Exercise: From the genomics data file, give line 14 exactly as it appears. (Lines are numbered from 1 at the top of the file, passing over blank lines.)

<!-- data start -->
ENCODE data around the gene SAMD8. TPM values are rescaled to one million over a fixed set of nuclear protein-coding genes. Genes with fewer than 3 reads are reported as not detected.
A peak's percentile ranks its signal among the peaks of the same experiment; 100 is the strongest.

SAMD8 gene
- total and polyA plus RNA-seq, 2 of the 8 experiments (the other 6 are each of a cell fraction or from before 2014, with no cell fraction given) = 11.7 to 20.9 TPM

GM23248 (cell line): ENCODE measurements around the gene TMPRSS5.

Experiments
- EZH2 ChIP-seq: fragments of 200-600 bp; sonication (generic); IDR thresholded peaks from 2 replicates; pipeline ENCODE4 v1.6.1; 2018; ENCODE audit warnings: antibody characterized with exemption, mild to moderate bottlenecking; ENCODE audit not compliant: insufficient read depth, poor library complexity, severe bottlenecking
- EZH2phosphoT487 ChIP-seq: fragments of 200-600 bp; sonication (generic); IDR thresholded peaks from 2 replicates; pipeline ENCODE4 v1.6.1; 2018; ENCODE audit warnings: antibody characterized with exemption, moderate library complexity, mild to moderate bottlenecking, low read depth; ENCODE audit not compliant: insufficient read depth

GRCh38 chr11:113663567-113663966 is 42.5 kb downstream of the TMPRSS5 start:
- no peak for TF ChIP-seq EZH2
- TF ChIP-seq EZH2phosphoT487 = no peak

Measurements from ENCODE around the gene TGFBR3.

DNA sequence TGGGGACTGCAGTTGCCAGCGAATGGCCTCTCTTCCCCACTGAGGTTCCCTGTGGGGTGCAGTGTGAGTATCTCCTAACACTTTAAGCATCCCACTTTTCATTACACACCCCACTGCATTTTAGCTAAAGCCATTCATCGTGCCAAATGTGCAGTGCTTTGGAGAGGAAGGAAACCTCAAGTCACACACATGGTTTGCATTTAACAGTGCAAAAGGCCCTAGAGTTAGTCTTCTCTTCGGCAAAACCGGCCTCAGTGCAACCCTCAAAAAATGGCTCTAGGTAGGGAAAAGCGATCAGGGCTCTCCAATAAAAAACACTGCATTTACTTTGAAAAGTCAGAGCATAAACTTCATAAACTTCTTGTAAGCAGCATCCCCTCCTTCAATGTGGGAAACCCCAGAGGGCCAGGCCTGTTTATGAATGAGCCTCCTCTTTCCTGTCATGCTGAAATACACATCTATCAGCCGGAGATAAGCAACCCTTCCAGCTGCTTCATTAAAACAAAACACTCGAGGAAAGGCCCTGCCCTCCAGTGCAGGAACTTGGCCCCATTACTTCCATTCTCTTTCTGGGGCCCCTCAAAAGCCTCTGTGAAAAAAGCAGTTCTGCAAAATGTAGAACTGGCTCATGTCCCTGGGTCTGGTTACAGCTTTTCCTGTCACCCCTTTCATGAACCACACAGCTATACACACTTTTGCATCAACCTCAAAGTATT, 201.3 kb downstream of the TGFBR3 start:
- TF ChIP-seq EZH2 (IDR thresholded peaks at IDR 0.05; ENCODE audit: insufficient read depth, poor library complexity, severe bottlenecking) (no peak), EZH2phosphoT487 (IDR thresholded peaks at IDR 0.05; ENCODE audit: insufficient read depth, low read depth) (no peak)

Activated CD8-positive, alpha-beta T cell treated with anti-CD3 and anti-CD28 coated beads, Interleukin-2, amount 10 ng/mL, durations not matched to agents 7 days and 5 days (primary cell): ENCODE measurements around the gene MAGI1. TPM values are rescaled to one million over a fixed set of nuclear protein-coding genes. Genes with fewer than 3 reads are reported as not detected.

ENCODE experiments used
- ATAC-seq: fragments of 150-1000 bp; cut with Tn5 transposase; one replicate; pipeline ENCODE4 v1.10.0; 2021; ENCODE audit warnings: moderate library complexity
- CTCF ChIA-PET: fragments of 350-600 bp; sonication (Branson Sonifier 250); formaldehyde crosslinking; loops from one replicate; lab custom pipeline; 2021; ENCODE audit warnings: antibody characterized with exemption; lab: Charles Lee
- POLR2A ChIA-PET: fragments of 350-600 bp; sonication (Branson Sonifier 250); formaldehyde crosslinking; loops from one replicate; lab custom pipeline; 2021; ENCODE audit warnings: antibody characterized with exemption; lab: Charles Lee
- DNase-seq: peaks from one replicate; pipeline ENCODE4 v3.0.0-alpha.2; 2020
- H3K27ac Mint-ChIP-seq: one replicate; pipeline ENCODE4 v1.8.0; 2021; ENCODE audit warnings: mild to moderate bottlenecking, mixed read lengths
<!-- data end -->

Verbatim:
- TF ChIP-seq EZH2 (IDR thresholded peaks at IDR 0.05; ENCODE audit: insufficient read depth, poor library complexity, severe bottlenecking) (no peak), EZH2phosphoT487 (IDR thresholded peaks at IDR 0.05; ENCODE audit: insufficient read depth, low read depth) (no peak)